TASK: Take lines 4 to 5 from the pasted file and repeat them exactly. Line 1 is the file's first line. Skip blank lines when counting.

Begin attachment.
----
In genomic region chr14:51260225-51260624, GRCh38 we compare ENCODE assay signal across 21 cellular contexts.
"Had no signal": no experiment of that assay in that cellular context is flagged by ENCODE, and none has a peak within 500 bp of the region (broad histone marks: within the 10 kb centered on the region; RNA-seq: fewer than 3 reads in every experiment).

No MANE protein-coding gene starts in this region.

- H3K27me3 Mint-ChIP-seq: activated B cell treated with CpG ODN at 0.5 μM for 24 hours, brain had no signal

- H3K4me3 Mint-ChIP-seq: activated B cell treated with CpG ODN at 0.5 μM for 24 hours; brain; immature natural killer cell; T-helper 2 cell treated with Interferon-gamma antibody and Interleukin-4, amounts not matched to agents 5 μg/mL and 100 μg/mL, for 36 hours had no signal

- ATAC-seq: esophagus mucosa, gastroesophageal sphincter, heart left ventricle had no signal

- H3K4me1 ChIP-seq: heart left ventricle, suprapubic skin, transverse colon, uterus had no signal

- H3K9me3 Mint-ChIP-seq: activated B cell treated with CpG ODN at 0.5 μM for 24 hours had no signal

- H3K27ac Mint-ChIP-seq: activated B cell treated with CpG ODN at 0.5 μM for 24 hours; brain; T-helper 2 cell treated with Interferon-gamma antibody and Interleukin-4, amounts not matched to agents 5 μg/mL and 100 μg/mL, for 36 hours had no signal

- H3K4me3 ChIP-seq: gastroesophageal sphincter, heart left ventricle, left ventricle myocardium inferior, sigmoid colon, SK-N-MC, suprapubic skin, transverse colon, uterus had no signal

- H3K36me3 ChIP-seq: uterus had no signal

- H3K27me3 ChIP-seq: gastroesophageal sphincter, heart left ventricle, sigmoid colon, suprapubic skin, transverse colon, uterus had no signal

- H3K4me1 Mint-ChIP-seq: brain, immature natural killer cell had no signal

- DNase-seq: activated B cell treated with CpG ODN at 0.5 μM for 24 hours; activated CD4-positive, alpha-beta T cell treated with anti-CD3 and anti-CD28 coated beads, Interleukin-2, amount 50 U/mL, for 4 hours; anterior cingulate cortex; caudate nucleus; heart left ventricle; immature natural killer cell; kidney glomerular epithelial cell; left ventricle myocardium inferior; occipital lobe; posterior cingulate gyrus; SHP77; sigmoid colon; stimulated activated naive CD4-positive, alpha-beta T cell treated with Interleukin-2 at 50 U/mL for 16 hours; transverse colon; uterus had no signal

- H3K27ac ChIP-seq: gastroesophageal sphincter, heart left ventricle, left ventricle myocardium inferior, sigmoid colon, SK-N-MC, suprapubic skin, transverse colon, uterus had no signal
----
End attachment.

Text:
- H3K27me3 Mint-ChIP-seq: activated B cell treated with CpG ODN at 0.5 μM for 24 hours, brain had no signal

- H3K4me3 Mint-ChIP-seq: activated B cell treated with CpG ODN at 0.5 μM for 24 hours; brain; immature natural killer cell; T-helper 2 cell treated with Interferon-gamma antibody and Interleukin-4, amounts not matched to agents 5 μg/mL and 100 μg/mL, for 36 hours had no signal